The plot of Peter Weiss’ novel Die Ästhetik des Widerstand has been fulfilled by the tail: we assist everywhere, we discuss everything, we act as a community, and we plan the resistance and the forthcoming social changes, yes, we do it. However, we do it from our mobile devices and the comfort and security of our homes, without making any sacrifices, without losing our deserved, almost as a divine mandate, privileges; the reproduction of the system in its most petit-bourgeois definition; exterminating angel.

The current state of Turbocapitalism has made of leisure and free time something inefficient. Today it is necessary, and almost mandatory, to produce and re-produce us as content—everywhere, anytime, all the time. Not having time has become a quality: it is the new status symbol. To be busy producing, “creating content”, fills not only social media feeds, but also the void, the horror of having to contemplate and think for oneself. At the same time of alienating the individual with the phantasmagoria of their individuality, with the false awareness of originality and freedom, the current quality of being productive subjugates a person’s own will, turning it into a reified personality: the self as commodity, but simulated. Jean Baudrillard and Paul Virilio inform us about the “the evanescence of reality”, a phenomenon where individuals seek to be a specific person and have differential features, i.e. to be unique—in apparent individuality. Western history, then, can be defined as a cult of personality, a reproduction of the unique state of souls. In our vanity, we are reaching a point of no return in many aspects of the human condition. Our attitude towards ethics, politics, culture and the environment is leading us to think that the Dialektik der Aufklärung has been reinforced, and the Angelus Novus still walks backwards towards the future, seeing only Debris left behind. In the meantime, we are still locked in that room vanity, contemplating ourselves all day long in front of a mirror, with the world in our hands, believing that life remains the same.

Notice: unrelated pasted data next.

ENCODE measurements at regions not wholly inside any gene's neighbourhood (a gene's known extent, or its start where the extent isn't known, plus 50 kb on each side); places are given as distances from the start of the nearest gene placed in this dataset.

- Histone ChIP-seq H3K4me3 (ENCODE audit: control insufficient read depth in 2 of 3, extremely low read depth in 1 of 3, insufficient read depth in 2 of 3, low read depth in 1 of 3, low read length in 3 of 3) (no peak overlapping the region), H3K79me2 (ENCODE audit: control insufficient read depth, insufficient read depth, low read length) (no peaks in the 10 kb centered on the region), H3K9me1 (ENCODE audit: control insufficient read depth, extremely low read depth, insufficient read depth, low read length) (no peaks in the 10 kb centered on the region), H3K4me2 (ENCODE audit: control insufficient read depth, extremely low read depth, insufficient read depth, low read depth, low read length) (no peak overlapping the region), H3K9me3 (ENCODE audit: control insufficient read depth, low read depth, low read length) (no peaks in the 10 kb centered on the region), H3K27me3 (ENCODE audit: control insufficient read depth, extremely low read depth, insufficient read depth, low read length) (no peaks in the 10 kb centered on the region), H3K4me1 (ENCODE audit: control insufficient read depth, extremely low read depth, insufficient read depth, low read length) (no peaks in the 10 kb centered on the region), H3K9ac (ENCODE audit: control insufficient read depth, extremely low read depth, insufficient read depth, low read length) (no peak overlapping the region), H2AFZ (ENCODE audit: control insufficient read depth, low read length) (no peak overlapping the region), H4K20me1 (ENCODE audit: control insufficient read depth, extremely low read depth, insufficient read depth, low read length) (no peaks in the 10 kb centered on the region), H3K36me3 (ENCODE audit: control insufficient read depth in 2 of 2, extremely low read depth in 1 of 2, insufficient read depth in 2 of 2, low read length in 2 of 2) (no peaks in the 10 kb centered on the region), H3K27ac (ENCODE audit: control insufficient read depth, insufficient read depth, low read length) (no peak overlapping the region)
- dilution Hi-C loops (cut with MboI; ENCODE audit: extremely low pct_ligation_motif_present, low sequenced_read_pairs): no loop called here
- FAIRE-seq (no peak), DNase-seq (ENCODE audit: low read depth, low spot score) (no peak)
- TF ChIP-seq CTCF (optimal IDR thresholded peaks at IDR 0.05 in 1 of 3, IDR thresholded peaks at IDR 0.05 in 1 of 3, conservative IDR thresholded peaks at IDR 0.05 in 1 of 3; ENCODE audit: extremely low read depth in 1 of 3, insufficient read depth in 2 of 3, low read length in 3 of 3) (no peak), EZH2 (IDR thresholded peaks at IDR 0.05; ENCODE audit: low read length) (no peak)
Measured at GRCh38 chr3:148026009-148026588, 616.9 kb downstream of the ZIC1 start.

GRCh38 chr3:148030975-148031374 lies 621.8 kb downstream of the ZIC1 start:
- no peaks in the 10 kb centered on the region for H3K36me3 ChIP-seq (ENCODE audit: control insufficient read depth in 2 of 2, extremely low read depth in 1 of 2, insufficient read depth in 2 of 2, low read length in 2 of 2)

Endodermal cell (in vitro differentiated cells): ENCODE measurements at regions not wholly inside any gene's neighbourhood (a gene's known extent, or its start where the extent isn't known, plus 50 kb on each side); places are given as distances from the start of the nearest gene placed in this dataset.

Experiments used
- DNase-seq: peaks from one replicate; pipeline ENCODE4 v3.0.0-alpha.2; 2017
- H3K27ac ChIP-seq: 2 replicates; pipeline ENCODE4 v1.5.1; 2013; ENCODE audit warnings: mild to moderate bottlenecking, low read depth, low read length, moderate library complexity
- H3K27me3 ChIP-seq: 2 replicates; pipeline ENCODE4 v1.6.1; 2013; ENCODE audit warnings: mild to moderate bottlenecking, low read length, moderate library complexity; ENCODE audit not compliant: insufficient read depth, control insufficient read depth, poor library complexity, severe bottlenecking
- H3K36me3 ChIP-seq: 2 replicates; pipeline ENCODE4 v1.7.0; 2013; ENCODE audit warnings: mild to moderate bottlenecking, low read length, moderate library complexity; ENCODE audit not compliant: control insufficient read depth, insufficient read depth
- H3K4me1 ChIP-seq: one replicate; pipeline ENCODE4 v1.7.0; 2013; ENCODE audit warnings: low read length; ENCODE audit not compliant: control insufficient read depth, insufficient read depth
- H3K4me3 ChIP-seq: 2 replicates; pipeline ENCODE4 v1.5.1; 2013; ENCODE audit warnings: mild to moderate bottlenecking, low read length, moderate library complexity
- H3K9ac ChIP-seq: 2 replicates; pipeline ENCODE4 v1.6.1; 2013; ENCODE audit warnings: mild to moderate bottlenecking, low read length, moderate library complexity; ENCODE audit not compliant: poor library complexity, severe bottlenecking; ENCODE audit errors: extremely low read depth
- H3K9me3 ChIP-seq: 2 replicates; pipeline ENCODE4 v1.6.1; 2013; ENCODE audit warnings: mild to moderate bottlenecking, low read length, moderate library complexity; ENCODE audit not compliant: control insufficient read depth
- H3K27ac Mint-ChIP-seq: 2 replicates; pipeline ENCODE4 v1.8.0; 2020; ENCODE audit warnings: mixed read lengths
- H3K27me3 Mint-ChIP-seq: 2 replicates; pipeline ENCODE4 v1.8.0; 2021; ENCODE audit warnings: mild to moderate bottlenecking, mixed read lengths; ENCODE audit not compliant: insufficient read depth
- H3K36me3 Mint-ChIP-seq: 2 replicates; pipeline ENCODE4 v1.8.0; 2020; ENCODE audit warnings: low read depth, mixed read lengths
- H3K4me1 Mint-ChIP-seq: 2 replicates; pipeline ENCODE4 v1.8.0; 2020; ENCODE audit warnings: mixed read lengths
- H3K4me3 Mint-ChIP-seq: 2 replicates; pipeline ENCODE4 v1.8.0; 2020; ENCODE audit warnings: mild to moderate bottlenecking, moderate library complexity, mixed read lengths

Art, meanwhile, and paraphrasing Jorge Luis Borges, “is nothing more than one of the many vanities of the simulacrum of reality”; an exterminating angel.